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HOLD THE TAPAS Mallorca’s food revolution

The culinary scene on this beautiful Balearic island is in full bloom, with a new breed of chefs embracing local flavours and innovation like never before. Kathryn Tomasetti indulges in a food-lover’s tour of blowout proportions

hungry traveller.

Sunset over Port de Sóller

Mallorca is shaped like a diamond atop a glistening blue Mediterranean. Just 250km east of mainland Spain, it’s a microcosm of its big Iberian brother, with each corner celebrating a special ingredient, flavour, cooking style or dish. Where to start?

Above the northern Tramuntana Mountains sits Sóller, a village so renowned for its sweet citrus it’s said France’s King Louis XIV refused to eat oranges from anywhere else. Further east is Pollença, the winter training ground for Tour de France cycling teams, where olive groves roll down to the sea. The western port of Andratx is a seafood mecca where giant tuna are still hauled onto the quay. But it’s the island’s capital, Palma, that’s the culinary epicentre. Here, berries, wines, cheeses and crustaceans can be nibbled, stored, picnicked upon and toured – with more to see now than ever before.

Two thousand years of colonisation have inscribed an edible mark on the island’s menu, too. Romans left the capers that are scattered on dishes such as coca mallorquina, a local red pepper tart. Arabian Moors gifted the spices that infuse arròs brut, a rice dish seasoned with saffron and cinnamon (see p118). Admiral Lord Nelson’s British fleet paired both with a hefty splash of gin, which is distilled by small producers across Mallorca today.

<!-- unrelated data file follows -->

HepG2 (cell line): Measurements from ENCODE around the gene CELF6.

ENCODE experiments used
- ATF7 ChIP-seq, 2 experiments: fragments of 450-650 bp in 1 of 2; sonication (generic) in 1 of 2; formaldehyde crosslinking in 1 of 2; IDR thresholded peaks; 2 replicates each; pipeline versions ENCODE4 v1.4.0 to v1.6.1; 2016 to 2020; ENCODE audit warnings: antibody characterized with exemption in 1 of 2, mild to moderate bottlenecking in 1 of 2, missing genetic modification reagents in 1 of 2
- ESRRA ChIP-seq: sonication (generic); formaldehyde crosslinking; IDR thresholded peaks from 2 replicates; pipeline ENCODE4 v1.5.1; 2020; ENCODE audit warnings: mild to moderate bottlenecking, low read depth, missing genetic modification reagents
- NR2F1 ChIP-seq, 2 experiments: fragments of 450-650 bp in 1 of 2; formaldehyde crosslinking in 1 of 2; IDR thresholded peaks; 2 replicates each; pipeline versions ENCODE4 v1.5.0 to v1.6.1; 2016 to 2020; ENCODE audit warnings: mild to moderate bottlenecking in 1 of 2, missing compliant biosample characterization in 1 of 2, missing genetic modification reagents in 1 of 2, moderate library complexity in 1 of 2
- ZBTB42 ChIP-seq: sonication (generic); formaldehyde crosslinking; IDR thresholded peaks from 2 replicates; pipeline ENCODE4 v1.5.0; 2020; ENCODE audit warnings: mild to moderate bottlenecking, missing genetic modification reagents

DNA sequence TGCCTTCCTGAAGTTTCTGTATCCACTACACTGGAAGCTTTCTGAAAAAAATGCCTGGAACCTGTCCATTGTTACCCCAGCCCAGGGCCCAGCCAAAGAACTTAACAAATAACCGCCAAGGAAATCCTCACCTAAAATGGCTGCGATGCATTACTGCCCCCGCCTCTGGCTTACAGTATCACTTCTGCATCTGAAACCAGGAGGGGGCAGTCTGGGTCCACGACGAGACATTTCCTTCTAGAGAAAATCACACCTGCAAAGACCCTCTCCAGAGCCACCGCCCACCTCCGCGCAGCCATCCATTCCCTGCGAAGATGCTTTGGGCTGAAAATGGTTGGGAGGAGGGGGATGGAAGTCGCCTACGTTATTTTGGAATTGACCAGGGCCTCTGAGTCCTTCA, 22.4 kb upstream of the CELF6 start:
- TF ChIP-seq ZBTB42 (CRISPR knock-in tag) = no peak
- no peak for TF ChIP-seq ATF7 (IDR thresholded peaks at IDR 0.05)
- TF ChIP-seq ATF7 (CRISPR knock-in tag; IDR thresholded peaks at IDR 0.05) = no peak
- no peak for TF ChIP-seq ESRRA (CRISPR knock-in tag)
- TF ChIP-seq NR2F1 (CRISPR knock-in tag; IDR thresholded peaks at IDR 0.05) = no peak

The culinary scene is burgeoning, blending new ideas with island ingredients. A new breed of chefs, some from the island, some from further afield, are showcasing the sublime ingredients Mallorca so effortlessly cultivates. From local canoneta oranges and manto negro wines to pa moreno, the bread typical of this island, the lure of an eating extravaganza in the sunshine is impossible to resist. And so my appetite-whetting tour begins…

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About Delicious Magazine

The September issue of delicious. is packed with great cooking: there’s a Ukrainian feast from Olia Hercules, a relaxed Persian menu from Sabrina Ghayour, Bruno Loubet’s incredible mushroom burger, Richard Bertinet’s end-of-summer pudding and Thane Prince’s foolproof jam-making feature. Our bigger midweek section is also filled with inspiration for exciting and healthy meals that are simple to cook but deliver on flavour. Plus improve your kitchen skills with our guide to sourdough, making a pastry lattice and step-by-step biryani.
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